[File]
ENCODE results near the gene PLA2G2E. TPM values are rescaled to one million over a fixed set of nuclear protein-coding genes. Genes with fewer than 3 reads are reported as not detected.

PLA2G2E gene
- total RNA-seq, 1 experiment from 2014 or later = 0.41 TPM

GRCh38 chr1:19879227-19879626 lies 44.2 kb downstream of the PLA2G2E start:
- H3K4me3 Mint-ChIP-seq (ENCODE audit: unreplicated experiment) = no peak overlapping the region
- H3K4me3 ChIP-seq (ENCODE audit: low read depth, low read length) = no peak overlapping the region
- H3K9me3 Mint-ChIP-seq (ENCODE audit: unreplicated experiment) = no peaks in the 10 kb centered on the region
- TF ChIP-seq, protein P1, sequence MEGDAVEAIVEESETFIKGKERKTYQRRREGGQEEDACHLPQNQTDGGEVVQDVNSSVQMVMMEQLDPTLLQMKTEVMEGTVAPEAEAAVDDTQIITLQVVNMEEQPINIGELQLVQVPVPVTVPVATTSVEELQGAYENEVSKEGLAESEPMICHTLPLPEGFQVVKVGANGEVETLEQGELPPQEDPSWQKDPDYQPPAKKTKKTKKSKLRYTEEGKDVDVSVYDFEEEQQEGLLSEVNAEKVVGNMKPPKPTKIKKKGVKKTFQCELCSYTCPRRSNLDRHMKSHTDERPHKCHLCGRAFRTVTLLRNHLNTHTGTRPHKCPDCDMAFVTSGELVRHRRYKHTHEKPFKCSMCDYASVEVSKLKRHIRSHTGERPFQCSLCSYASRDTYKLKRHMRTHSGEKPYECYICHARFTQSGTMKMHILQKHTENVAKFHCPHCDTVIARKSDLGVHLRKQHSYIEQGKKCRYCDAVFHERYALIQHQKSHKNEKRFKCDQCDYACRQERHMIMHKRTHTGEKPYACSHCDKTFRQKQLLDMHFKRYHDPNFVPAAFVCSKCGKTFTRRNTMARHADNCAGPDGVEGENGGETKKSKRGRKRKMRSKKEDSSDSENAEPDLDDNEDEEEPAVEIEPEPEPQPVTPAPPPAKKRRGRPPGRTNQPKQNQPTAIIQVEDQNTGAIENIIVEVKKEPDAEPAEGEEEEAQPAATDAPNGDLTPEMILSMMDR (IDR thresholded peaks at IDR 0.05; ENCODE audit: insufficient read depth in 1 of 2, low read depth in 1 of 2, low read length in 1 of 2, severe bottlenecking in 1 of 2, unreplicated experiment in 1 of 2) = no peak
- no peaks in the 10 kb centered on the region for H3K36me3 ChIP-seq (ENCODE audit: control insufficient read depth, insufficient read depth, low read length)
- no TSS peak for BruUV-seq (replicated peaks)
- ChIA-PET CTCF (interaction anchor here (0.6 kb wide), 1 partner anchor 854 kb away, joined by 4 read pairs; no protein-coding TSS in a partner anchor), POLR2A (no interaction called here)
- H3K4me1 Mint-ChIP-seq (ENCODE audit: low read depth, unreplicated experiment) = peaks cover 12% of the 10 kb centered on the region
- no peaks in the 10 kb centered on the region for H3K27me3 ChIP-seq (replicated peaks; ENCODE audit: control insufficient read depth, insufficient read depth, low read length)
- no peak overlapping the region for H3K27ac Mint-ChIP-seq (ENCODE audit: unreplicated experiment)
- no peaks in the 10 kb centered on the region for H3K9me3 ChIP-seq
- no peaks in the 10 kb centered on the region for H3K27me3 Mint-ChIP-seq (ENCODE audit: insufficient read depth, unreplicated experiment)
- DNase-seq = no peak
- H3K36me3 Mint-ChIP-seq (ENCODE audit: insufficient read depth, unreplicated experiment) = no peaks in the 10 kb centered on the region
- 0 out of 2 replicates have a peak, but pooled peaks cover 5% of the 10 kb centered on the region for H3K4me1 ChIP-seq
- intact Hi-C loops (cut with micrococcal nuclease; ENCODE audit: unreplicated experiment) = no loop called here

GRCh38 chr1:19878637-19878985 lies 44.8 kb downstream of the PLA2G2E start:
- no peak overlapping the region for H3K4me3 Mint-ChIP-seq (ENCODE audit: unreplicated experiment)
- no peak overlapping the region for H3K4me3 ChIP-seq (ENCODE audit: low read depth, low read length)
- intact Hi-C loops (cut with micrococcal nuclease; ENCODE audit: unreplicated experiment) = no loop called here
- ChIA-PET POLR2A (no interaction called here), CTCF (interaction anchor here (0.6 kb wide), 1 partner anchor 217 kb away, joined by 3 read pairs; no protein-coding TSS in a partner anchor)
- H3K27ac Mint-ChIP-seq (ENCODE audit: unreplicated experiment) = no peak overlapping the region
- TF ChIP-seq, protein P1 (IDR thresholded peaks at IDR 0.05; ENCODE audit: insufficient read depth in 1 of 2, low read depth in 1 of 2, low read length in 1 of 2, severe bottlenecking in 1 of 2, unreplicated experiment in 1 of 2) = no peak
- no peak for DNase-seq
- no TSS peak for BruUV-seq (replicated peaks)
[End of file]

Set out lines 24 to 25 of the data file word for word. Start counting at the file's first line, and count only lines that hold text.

- intact Hi-C loops (cut with micrococcal nuclease; ENCODE audit: unreplicated experiment) = no loop called here
- ChIA-PET POLR2A (no interaction called here), CTCF (interaction anchor here (0.6 kb wide), 1 partner anchor 217 kb away, joined by 3 read pairs; no protein-coding TSS in a partner anchor)